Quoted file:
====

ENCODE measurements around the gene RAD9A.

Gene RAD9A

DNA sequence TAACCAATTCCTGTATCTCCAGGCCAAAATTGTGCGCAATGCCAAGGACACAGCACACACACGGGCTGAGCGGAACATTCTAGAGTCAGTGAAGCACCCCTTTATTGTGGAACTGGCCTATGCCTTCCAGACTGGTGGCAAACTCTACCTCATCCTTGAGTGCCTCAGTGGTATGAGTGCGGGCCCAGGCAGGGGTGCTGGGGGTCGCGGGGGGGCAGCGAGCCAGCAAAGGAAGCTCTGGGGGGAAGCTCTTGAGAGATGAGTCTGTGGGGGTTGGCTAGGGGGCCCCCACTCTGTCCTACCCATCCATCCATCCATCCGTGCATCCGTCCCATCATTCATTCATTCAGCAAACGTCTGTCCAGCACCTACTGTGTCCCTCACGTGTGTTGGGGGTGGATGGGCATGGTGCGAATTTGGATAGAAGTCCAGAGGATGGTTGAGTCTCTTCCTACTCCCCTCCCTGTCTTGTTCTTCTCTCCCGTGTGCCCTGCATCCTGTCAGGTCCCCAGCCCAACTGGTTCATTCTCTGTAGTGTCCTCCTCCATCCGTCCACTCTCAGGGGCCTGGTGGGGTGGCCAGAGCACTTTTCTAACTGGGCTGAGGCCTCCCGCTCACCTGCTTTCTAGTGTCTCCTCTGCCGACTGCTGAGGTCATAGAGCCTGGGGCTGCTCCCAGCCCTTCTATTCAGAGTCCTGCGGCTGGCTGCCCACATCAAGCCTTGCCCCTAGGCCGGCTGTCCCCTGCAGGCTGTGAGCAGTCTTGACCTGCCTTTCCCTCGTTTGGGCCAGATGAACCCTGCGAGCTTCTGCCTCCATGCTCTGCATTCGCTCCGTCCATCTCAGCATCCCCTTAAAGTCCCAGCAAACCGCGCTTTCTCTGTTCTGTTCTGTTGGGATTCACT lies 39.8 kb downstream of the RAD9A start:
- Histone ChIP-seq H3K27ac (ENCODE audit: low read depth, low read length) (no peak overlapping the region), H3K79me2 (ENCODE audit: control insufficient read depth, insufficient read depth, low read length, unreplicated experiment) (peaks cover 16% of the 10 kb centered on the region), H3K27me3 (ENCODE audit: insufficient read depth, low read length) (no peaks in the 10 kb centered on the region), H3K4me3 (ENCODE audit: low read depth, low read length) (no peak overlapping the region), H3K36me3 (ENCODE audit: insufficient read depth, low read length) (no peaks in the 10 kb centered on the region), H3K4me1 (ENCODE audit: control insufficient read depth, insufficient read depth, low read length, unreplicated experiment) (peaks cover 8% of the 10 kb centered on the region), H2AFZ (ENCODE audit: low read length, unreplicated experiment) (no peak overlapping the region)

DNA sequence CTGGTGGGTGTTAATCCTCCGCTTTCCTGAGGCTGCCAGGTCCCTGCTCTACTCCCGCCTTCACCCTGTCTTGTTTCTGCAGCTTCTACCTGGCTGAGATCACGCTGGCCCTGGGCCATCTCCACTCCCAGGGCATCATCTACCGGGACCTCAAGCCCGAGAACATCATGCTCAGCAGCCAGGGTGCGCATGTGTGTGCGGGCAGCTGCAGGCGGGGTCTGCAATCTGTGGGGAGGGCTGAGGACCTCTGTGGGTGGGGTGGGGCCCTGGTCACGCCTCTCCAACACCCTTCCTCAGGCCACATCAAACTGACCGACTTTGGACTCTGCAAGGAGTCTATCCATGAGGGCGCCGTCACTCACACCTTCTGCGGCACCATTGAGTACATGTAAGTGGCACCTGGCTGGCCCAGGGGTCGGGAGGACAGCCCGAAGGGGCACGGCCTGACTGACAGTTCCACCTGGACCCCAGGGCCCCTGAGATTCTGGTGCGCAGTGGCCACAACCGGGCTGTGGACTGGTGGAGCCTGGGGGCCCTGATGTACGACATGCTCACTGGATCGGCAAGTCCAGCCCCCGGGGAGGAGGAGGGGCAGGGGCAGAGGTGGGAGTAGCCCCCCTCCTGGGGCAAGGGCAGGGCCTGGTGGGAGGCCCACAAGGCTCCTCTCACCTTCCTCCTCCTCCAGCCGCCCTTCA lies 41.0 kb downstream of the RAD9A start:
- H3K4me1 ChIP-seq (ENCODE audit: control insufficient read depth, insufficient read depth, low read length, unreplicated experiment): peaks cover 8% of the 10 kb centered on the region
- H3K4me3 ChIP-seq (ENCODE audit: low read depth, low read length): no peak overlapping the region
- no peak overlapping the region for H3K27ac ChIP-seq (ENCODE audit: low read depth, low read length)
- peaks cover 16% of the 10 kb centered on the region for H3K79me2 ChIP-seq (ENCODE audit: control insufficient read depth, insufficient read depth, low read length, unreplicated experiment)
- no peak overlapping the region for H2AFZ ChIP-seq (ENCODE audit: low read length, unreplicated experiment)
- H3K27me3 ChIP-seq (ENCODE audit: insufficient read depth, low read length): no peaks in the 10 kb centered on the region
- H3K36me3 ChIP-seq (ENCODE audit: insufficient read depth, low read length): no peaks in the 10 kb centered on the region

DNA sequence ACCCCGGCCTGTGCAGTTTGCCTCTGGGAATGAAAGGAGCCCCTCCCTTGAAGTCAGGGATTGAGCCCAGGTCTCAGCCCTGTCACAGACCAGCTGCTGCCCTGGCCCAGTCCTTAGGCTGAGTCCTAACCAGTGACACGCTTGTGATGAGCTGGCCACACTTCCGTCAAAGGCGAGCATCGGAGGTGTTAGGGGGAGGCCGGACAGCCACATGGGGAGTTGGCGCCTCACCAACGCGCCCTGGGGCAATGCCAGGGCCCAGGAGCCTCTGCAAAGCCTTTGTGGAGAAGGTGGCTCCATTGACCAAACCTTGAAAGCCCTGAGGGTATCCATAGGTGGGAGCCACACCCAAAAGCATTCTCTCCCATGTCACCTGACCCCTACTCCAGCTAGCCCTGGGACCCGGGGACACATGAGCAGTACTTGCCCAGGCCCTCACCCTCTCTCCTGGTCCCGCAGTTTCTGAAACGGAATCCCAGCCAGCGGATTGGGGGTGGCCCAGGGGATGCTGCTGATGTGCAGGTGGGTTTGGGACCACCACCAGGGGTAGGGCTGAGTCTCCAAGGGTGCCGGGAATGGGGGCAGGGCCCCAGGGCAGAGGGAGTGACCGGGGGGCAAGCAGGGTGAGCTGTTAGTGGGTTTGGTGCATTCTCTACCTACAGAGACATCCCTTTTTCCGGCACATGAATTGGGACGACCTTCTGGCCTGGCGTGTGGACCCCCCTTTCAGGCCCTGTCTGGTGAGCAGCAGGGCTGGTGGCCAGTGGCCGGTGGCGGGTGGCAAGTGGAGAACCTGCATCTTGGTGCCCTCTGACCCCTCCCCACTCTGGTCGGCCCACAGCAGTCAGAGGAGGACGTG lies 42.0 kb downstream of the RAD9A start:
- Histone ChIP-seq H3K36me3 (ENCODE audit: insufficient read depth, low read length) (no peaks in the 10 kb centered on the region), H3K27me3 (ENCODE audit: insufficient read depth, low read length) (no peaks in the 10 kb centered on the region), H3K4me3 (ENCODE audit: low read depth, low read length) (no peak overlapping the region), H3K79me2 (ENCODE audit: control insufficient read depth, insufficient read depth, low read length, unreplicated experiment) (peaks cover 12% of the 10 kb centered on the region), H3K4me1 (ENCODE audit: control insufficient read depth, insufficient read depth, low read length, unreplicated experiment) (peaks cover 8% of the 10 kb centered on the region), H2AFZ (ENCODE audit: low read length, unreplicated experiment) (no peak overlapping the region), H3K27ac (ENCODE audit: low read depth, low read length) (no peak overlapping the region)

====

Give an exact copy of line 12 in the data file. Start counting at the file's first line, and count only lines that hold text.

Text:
- H3K36me3 ChIP-seq (ENCODE audit: insufficient read depth, low read length): no peaks in the 10 kb centered on the region